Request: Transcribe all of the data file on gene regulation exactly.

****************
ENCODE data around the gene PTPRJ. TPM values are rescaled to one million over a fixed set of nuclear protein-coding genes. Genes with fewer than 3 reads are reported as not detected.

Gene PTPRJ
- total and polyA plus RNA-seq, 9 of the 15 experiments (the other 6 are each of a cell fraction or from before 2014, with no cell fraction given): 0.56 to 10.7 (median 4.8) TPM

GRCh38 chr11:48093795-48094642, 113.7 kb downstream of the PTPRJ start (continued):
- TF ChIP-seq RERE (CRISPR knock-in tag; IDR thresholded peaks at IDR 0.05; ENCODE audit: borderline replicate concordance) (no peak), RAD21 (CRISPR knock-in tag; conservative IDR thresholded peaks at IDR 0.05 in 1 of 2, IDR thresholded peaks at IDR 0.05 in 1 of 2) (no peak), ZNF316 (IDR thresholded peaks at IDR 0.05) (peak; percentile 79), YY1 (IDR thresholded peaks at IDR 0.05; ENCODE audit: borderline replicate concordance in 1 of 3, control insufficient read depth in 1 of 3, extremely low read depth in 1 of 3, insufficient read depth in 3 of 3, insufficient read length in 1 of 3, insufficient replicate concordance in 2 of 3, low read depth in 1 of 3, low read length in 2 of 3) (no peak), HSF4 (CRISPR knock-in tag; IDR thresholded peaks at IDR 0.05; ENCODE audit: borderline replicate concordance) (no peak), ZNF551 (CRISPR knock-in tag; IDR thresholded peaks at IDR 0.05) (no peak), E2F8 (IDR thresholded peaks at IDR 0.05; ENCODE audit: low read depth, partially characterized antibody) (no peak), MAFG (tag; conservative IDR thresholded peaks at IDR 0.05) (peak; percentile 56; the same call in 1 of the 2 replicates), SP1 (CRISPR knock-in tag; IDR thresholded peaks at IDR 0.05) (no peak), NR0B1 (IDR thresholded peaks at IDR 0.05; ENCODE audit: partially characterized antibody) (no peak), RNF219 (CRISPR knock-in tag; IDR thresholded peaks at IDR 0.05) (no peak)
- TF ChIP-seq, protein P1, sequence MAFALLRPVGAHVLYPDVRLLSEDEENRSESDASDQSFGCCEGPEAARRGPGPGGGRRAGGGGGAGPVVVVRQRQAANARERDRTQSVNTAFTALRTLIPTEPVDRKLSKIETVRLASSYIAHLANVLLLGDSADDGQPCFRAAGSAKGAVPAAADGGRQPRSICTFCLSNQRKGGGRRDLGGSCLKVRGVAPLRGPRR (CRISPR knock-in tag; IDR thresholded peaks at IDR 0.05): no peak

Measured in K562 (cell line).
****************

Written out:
ENCODE data around the gene PTPRJ. TPM values are rescaled to one million over a fixed set of nuclear protein-coding genes. Genes with fewer than 3 reads are reported as not detected.

Gene PTPRJ
- total and polyA plus RNA-seq, 9 of the 15 experiments (the other 6 are each of a cell fraction or from before 2014, with no cell fraction given): 0.56 to 10.7 (median 4.8) TPM

GRCh38 chr11:48093795-48094642, 113.7 kb downstream of the PTPRJ start (continued):
- TF ChIP-seq RERE (CRISPR knock-in tag; IDR thresholded peaks at IDR 0.05; ENCODE audit: borderline replicate concordance) (no peak), RAD21 (CRISPR knock-in tag; conservative IDR thresholded peaks at IDR 0.05 in 1 of 2, IDR thresholded peaks at IDR 0.05 in 1 of 2) (no peak), ZNF316 (IDR thresholded peaks at IDR 0.05) (peak; percentile 79), YY1 (IDR thresholded peaks at IDR 0.05; ENCODE audit: borderline replicate concordance in 1 of 3, control insufficient read depth in 1 of 3, extremely low read depth in 1 of 3, insufficient read depth in 3 of 3, insufficient read length in 1 of 3, insufficient replicate concordance in 2 of 3, low read depth in 1 of 3, low read length in 2 of 3) (no peak), HSF4 (CRISPR knock-in tag; IDR thresholded peaks at IDR 0.05; ENCODE audit: borderline replicate concordance) (no peak), ZNF551 (CRISPR knock-in tag; IDR thresholded peaks at IDR 0.05) (no peak), E2F8 (IDR thresholded peaks at IDR 0.05; ENCODE audit: low read depth, partially characterized antibody) (no peak), MAFG (tag; conservative IDR thresholded peaks at IDR 0.05) (peak; percentile 56; the same call in 1 of the 2 replicates), SP1 (CRISPR knock-in tag; IDR thresholded peaks at IDR 0.05) (no peak), NR0B1 (IDR thresholded peaks at IDR 0.05; ENCODE audit: partially characterized antibody) (no peak), RNF219 (CRISPR knock-in tag; IDR thresholded peaks at IDR 0.05) (no peak)
- TF ChIP-seq, protein P1, sequence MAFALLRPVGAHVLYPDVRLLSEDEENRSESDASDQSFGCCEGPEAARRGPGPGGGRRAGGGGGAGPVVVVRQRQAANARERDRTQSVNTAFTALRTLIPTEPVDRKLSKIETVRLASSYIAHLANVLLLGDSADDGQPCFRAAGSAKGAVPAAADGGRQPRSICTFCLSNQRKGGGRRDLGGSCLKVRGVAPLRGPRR (CRISPR knock-in tag; IDR thresholded peaks at IDR 0.05): no peak

Measured in K562 (cell line).